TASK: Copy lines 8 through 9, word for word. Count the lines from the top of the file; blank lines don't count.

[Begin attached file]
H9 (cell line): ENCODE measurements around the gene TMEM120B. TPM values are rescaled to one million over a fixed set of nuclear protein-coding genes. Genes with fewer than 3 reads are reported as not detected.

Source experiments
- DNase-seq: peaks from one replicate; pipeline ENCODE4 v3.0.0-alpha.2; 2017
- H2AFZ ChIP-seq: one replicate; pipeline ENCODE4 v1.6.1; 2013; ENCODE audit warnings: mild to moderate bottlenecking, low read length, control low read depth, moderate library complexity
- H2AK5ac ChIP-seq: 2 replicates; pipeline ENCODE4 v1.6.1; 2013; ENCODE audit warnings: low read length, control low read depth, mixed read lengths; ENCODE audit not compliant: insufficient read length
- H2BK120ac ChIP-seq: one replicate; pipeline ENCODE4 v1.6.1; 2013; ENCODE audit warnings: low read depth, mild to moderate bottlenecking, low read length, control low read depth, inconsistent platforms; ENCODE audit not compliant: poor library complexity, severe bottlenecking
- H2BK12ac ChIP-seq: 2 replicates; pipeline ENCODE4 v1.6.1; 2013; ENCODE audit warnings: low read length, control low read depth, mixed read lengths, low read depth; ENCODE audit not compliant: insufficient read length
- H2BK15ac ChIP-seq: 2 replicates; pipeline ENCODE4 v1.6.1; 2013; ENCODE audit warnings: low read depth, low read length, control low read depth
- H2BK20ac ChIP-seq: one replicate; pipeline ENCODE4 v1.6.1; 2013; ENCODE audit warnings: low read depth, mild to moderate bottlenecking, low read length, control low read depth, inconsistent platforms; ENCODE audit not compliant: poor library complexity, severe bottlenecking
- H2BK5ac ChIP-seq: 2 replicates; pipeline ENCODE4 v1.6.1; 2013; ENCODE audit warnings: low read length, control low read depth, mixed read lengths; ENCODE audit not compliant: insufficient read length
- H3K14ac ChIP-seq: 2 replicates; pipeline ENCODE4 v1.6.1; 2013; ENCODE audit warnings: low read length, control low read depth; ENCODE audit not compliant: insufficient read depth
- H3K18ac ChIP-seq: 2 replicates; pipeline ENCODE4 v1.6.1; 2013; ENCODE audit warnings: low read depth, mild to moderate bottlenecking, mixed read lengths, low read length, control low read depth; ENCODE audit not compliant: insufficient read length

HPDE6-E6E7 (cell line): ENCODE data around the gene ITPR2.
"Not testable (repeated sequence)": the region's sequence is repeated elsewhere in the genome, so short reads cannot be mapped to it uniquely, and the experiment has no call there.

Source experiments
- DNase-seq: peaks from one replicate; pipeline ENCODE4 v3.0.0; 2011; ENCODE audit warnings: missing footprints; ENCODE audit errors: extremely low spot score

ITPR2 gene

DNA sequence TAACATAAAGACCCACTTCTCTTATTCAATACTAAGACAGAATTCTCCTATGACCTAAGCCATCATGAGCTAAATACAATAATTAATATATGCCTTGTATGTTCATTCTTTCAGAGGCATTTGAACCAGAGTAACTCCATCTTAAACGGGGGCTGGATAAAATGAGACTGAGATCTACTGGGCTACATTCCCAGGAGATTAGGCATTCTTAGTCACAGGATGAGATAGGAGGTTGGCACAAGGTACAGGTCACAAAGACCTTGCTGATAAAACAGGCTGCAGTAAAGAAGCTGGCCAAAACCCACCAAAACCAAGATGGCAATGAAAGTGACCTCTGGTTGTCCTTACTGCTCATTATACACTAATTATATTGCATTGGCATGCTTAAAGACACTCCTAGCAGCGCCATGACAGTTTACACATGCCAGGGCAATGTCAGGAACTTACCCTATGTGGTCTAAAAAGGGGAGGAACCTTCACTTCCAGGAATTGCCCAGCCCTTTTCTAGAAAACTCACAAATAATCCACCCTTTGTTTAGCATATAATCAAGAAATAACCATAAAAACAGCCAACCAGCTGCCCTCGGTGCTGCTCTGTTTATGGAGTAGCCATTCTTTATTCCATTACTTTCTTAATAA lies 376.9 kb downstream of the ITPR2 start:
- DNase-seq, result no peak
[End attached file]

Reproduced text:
- H2BK15ac ChIP-seq: 2 replicates; pipeline ENCODE4 v1.6.1; 2013; ENCODE audit warnings: low read depth, low read length, control low read depth
- H2BK20ac ChIP-seq: one replicate; pipeline ENCODE4 v1.6.1; 2013; ENCODE audit warnings: low read depth, mild to moderate bottlenecking, low read length, control low read depth, inconsistent platforms; ENCODE audit not compliant: poor library complexity, severe bottlenecking